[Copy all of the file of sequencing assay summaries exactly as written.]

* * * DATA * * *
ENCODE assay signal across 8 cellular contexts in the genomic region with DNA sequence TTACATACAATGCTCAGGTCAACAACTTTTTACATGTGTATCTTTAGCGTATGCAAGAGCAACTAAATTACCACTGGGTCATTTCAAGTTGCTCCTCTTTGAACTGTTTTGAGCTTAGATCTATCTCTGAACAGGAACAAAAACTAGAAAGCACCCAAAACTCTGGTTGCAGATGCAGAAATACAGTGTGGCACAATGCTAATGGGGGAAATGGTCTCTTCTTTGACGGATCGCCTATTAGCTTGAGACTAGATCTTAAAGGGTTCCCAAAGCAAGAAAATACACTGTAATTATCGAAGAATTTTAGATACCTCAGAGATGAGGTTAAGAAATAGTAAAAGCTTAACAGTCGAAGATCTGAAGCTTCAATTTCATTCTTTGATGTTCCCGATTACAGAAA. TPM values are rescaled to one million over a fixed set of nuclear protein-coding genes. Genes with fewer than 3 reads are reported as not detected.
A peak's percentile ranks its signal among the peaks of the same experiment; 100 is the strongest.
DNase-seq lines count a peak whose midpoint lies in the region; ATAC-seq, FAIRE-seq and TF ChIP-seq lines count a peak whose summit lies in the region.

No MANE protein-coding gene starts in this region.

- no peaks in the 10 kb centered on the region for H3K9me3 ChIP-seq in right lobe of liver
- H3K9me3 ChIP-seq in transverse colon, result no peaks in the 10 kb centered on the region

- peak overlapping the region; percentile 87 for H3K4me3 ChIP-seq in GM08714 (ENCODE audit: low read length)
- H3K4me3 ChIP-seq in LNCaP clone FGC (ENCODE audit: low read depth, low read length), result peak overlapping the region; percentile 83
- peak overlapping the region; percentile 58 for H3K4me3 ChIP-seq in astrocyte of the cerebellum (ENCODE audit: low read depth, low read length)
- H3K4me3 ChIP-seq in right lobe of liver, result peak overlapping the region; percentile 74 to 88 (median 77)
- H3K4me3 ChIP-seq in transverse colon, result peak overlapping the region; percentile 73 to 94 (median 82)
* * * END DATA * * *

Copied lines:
ENCODE assay signal across 8 cellular contexts in the genomic region with DNA sequence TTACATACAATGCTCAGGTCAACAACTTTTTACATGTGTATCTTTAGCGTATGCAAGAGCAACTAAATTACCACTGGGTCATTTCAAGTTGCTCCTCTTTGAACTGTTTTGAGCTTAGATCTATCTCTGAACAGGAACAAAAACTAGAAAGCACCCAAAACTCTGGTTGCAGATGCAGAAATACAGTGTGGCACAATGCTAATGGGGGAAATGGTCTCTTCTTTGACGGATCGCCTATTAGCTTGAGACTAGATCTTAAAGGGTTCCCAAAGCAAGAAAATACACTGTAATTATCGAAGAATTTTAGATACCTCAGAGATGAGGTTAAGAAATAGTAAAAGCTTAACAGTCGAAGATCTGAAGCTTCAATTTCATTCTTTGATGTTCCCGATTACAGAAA. TPM values are rescaled to one million over a fixed set of nuclear protein-coding genes. Genes with fewer than 3 reads are reported as not detected.
A peak's percentile ranks its signal among the peaks of the same experiment; 100 is the strongest.
DNase-seq lines count a peak whose midpoint lies in the region; ATAC-seq, FAIRE-seq and TF ChIP-seq lines count a peak whose summit lies in the region.

No MANE protein-coding gene starts in this region.

- no peaks in the 10 kb centered on the region for H3K9me3 ChIP-seq in right lobe of liver
- H3K9me3 ChIP-seq in transverse colon, result no peaks in the 10 kb centered on the region

- peak overlapping the region; percentile 87 for H3K4me3 ChIP-seq in GM08714 (ENCODE audit: low read length)
- H3K4me3 ChIP-seq in LNCaP clone FGC (ENCODE audit: low read depth, low read length), result peak overlapping the region; percentile 83
- peak overlapping the region; percentile 58 for H3K4me3 ChIP-seq in astrocyte of the cerebellum (ENCODE audit: low read depth, low read length)
- H3K4me3 ChIP-seq in right lobe of liver, result peak overlapping the region; percentile 74 to 88 (median 77)
- H3K4me3 ChIP-seq in transverse colon, result peak overlapping the region; percentile 73 to 94 (median 82)